For us coffee junkies, coffee is a staple part of our day.
Without it, we’re essentially a zombie rolling out of bed.
One cup is all it takes to bring us to life. And there’s nothing better than an aromatic smell of freshly brewed coffee right?
Unfortunately, sometimes this aromatic smell comes with a not-so-pleasant odor.
Coffee breath is the bane of the otherwise epic experience of enjoying your daily cup of joe.
There are many reasons why coffee lingers in your mouth even after that last sip.
Caffeine slows down saliva production.  And because saliva helps get rid of bacteria in your mouth, not having enough of it can cause bad breath-causing organisms to thrive and multiply.
Saliva also helps digest food in the mouth, especially those stuck in between teeth and hard-to-reach areas of the maw. So a lack of saliva doubles the chances of halitosis.
Coffee triples it up because of its sulfurous content, which sometimes gives off that nasty poo-like smell. 
Darker-roasted coffees are especially notorious in leaving your mouth more dehydrated than lighter ones.
Espressos can also cause stinky breath, thanks to its concentrated and viscous properties that make it linger in your mouth.
Coffee can be acidic and this brings down the pH levels in your mouth. This encourages bacterial growth, eventually causing stinky breath.
What’s wrong with that – you ask.
Unfortunately, milk and sugar are known to breed bacteria.  Dairy adds to that sour-milk smell and sugar contributes to bacterial growth.
These pesky organisms and fungi breeding in dry mouth also feed on dairy, sugar and even protein from your coffee add-ons. And the more bacteria, the smellier your breath gets.
It may be worth trying switching to black coffee…
Or try any of the other fixes below!
If you love your coffee, you don’t have to swear off your favorite caffeine fix altogether.
But you also don’t want to be the “coffee breath” person right?
Fortunately, there are a few things you can do to steer clear and get rid of coffee breath.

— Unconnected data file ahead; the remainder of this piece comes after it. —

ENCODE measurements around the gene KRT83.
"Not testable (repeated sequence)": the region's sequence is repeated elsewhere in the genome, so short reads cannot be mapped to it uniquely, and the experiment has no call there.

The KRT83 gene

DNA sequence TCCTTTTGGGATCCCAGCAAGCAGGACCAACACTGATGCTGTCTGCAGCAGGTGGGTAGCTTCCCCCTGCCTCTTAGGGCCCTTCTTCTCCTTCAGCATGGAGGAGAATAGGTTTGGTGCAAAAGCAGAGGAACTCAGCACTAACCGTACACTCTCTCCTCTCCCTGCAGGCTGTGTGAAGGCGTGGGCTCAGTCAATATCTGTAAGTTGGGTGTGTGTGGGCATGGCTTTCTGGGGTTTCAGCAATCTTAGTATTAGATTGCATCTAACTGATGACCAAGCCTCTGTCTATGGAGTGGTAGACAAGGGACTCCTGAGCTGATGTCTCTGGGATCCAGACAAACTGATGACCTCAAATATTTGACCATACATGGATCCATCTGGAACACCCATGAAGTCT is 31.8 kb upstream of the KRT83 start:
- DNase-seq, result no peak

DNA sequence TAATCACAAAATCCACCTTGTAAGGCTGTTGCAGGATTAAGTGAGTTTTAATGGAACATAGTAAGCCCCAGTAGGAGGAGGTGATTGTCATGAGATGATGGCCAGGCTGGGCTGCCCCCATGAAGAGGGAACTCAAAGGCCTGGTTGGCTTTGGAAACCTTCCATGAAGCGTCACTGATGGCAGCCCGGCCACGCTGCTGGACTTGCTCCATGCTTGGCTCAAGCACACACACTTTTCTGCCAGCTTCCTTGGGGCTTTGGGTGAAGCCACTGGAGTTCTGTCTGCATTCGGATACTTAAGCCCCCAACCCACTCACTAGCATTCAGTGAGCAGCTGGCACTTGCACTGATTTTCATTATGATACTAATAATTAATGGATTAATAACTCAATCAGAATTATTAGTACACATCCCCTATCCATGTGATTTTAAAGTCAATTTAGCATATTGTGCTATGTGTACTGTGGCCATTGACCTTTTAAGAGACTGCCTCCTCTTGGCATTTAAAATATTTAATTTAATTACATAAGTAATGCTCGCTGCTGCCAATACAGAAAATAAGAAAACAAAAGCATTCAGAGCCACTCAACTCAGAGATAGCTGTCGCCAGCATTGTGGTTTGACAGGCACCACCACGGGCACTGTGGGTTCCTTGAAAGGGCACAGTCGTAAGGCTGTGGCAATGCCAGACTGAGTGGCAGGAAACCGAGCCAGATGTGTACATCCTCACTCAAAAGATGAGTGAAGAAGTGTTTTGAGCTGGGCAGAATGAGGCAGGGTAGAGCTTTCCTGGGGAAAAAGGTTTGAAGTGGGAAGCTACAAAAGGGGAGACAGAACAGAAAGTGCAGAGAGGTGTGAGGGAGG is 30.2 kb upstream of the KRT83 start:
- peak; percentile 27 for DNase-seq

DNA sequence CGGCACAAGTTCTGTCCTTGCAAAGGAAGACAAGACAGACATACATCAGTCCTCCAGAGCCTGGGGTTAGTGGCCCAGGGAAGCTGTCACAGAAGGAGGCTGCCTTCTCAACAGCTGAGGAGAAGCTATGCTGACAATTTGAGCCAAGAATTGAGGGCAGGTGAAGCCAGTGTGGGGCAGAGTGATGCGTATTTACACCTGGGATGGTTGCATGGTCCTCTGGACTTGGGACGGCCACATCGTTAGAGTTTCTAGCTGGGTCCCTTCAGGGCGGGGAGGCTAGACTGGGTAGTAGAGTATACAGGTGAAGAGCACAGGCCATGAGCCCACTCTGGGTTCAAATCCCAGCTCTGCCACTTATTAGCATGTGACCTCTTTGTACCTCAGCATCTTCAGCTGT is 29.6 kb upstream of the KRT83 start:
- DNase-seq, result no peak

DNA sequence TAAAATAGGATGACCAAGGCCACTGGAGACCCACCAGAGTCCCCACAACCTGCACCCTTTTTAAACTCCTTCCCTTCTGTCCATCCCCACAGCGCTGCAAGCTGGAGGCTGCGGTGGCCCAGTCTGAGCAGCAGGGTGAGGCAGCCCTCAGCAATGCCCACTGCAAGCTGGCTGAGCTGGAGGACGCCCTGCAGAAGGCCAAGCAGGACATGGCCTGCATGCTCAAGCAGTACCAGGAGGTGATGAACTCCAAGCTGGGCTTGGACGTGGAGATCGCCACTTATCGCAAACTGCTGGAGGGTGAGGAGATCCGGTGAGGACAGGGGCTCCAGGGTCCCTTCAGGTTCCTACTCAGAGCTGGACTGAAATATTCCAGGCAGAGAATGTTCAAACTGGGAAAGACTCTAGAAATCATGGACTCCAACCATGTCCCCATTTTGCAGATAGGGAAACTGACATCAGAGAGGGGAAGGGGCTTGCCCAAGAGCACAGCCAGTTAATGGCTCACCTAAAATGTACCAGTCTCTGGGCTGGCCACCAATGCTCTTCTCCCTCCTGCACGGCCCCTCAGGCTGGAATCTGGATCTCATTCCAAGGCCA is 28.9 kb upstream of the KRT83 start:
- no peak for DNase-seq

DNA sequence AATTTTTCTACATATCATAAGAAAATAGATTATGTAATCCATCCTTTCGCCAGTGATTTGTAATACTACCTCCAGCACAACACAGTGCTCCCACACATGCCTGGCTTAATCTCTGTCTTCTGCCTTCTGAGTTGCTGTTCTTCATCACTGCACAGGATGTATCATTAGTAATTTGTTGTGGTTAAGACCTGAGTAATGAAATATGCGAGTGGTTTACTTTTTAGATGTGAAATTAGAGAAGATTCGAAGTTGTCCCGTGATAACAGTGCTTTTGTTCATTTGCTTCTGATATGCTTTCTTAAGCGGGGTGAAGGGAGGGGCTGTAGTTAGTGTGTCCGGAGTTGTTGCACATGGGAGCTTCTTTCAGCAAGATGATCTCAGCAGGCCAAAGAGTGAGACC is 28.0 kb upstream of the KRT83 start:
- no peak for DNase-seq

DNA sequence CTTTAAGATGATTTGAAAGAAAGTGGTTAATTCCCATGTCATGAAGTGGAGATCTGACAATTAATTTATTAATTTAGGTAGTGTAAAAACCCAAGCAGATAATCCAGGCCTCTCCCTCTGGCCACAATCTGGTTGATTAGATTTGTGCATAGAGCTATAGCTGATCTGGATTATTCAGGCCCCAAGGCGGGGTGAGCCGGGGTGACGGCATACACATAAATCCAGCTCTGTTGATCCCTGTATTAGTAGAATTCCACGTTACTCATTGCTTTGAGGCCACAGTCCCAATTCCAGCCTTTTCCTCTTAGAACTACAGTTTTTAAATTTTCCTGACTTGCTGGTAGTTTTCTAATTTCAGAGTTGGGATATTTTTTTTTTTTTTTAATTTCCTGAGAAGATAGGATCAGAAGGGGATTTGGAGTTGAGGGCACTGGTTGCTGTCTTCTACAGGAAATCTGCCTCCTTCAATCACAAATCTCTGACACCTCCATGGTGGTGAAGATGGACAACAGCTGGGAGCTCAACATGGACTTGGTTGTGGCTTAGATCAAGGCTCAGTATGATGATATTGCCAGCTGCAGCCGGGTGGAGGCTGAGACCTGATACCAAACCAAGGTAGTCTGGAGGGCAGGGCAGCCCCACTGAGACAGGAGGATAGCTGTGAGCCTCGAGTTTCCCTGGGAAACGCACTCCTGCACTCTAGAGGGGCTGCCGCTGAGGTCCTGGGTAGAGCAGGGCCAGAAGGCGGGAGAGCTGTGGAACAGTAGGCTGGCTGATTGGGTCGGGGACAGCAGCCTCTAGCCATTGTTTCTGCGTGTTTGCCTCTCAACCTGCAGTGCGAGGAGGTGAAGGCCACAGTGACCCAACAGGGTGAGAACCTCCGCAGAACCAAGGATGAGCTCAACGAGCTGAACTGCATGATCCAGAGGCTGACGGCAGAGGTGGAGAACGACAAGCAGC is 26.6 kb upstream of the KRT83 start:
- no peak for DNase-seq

Caffeine mints kill two birds with one stone. With a pop or two, you can get an instant caffeine fix while freshening your breath. It’s also perfect if you’re on the go – no need for last minute coffee run or lugging around a coffee cup on the way to work.
Try Viter Energy Mints now and easily say goodbye to coffee breath.
Try apple slices, which have enzymes that kill bad breath causing bacteria. Order a plain roll of bread, fresh ginger (or ginger bread, cookie or candy), lemon, or fresh parsley.
This aromatic spice helps you stay away from bad breath. Chewing on a clove for a hot minute will remove the coffee reek and give you instant fresh breath.
Yogurt is another neutralizer that helps get rid of the odor as it replaces the nasty bacteria with good ones.
Of course that’s assuming you have one in your purse or in your work drawer.
Caffeine jitters may cause stress, leading to smelly coffee breath. Brazilian researchers found that when they induce stress among test subjects, they “found anxious people had a higher concentration of odor-causing volatile sulfur compounds than their more relaxed counterparts.” 
If you want to learn more about how to get minty fresh breath, check out this article: 9 ways to have fresh breath
Or watch this video to learn more about why bad breath happens... and how to fix it!
We have good news for lovers of America’s two favorite mood-altering substances, caffeine and marijuana: Caffeine may enhance a pot smoker’s high.
The downside is that caffeine can also increase the chance of becoming addicted to cannabis.
If you often find yourself going to a room in your house only to forget what you’re meant to do, or talking about a movie character you’ve seen so many times but can’t remember the name of, then one thing is going on.
It’s so easy to dismiss these as simple moments of forgetfulness. But if this happens a lot, then it may be your body sending you a signal to do something and beat brain fog.
The writer, Dan Charles, bought a 4-ounce bag of caffeine and said it had as much caffeine as 1,000 tall Starbucks lattes. He said this caffeine was created in coffee beans on a hillside in the tropics. “Slowly and quietly, driven by the energy of sunlight, it formed inside coffee beans hanging on thousands of trees, most likely in Brazil or Vietnam,” Charles wrote.
“Those beans were harvested, loaded on ships bound for the port of Houston, Texas, and ended up at a factory within sight of downtown Houston: Atlantic Coffee Solutions. It’s owned by one of the world’s largest coffee traders, ECOM Agroindustrial Corp., which is based in Switzerland.”